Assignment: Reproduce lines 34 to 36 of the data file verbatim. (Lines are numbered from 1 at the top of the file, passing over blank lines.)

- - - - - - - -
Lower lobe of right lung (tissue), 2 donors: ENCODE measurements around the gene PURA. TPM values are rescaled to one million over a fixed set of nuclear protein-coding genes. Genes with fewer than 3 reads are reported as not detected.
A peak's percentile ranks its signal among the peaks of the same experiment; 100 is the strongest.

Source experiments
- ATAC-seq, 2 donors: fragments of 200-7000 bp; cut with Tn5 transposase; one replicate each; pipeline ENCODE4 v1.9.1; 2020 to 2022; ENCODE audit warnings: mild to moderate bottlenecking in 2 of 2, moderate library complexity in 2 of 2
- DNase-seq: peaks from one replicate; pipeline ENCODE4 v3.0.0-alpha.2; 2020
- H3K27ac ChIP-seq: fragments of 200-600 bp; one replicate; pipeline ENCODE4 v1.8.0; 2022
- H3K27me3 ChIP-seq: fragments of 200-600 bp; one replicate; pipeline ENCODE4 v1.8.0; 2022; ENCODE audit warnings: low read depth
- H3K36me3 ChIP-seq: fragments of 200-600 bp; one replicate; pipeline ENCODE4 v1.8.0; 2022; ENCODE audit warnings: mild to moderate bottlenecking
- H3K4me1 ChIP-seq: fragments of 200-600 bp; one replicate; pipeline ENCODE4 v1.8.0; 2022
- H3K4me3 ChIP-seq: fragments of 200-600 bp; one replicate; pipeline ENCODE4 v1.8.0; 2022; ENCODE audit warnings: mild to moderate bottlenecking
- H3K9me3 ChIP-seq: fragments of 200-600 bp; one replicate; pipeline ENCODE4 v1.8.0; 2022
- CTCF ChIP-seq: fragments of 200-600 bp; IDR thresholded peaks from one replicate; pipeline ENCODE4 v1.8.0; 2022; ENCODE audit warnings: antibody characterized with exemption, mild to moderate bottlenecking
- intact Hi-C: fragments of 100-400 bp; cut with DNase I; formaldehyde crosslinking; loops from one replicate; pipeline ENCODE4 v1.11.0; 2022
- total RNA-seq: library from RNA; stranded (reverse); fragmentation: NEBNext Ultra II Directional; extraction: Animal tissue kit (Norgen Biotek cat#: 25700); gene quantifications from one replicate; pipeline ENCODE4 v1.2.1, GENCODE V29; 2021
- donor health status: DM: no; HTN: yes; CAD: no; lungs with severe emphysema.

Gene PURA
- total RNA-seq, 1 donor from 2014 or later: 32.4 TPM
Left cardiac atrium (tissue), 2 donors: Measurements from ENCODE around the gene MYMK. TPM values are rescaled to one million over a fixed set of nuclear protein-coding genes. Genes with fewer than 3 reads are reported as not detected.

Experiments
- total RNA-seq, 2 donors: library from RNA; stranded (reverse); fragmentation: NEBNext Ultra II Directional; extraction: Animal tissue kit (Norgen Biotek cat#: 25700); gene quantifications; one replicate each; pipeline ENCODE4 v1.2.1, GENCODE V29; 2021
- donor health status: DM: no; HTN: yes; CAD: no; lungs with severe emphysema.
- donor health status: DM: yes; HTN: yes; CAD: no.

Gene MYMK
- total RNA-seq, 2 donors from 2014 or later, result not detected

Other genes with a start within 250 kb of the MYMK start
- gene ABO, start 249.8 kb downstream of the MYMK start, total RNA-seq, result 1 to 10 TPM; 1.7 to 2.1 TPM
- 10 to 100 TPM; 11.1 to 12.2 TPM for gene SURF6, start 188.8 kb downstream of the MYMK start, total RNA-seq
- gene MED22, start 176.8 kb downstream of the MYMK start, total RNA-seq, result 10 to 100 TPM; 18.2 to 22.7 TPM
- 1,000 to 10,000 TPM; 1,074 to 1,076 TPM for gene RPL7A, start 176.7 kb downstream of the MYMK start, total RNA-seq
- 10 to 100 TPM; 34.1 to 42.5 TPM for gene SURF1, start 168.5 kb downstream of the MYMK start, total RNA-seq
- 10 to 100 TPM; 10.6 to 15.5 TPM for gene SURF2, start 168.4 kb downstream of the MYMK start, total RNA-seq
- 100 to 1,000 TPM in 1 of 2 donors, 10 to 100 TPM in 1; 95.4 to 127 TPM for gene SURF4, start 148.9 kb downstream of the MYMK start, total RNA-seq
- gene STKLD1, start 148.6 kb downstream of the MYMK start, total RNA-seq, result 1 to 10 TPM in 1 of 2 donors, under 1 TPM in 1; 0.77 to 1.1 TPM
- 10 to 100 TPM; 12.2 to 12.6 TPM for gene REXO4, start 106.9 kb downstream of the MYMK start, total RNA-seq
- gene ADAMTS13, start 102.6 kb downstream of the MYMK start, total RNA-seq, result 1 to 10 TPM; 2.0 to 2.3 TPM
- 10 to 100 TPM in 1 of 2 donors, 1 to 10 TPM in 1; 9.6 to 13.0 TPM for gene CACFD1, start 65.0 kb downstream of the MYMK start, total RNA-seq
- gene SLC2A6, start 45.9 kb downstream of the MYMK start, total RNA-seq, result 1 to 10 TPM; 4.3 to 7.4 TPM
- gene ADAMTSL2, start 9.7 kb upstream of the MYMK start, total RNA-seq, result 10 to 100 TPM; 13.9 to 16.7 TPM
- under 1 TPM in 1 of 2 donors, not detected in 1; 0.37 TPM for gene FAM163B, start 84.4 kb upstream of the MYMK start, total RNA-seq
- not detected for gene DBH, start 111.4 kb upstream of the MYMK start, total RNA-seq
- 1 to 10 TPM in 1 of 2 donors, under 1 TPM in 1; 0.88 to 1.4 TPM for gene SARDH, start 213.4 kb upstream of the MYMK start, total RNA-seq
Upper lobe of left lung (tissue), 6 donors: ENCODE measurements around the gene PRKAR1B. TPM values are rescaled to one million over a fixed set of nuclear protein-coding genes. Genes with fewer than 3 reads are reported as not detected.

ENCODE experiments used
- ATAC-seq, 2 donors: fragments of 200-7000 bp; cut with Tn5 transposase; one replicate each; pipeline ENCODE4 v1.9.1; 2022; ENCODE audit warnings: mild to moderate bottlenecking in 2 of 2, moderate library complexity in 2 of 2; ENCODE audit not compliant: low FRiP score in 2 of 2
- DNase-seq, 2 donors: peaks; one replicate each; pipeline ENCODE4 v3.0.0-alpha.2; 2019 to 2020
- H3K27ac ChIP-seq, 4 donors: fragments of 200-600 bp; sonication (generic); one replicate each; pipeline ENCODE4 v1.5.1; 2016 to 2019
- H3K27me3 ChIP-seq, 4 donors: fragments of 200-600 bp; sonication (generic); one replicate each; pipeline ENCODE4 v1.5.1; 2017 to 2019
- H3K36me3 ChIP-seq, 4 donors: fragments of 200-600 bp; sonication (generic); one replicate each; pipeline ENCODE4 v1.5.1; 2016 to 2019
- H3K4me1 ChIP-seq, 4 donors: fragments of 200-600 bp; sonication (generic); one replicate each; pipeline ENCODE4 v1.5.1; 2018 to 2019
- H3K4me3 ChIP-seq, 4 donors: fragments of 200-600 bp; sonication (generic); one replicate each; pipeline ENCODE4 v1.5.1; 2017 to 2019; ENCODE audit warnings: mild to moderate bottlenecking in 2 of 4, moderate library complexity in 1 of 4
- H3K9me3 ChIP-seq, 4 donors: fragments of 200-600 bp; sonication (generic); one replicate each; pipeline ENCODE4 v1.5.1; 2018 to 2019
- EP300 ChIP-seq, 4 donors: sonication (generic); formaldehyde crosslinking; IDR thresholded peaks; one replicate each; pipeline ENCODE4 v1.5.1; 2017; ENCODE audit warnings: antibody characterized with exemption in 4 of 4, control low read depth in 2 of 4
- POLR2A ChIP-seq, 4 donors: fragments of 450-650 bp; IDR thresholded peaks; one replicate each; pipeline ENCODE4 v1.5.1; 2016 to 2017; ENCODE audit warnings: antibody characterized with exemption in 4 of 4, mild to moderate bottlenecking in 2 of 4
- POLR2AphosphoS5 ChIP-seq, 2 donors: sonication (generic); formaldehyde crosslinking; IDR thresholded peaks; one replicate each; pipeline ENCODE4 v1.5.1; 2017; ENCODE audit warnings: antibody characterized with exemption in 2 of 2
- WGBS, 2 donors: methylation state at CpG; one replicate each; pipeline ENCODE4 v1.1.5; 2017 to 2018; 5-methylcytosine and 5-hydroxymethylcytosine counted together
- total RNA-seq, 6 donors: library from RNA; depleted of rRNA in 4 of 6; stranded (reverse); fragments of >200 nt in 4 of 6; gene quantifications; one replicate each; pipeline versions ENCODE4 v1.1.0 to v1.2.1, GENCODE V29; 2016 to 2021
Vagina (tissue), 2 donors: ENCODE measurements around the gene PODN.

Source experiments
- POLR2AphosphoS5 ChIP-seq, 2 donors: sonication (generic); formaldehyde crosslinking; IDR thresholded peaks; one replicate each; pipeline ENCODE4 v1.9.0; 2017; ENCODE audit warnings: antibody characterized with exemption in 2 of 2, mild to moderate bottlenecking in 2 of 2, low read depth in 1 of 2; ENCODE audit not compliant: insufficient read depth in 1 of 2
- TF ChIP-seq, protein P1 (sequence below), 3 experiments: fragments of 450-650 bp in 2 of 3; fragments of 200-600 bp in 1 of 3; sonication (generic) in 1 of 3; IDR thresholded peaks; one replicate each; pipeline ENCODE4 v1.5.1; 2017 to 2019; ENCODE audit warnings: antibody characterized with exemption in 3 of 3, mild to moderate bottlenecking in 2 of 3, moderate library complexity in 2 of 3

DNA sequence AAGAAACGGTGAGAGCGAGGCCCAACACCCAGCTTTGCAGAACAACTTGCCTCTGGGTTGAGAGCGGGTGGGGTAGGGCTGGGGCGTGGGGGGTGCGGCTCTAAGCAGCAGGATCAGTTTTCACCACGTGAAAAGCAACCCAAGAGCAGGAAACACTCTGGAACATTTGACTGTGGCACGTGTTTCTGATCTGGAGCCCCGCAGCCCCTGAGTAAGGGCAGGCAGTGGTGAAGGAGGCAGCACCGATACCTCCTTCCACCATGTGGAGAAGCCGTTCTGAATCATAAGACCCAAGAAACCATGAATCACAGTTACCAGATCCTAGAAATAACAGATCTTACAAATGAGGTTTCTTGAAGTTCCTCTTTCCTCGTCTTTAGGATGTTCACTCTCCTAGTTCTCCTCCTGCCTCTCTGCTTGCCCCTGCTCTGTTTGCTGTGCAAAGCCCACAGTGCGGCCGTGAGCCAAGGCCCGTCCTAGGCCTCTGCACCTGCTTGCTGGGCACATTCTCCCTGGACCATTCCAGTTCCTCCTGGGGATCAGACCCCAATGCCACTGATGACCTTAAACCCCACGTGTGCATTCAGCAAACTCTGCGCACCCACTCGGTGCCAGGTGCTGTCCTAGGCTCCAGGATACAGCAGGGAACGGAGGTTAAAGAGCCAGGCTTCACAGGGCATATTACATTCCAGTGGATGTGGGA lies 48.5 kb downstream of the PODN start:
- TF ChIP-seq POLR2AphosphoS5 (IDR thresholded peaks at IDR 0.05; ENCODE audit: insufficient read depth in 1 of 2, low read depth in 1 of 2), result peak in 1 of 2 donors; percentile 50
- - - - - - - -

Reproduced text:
- 10 to 100 TPM; 12.2 to 12.6 TPM for gene REXO4, start 106.9 kb downstream of the MYMK start, total RNA-seq
- gene ADAMTS13, start 102.6 kb downstream of the MYMK start, total RNA-seq, result 1 to 10 TPM; 2.0 to 2.3 TPM
- 10 to 100 TPM in 1 of 2 donors, 1 to 10 TPM in 1; 9.6 to 13.0 TPM for gene CACFD1, start 65.0 kb downstream of the MYMK start, total RNA-seq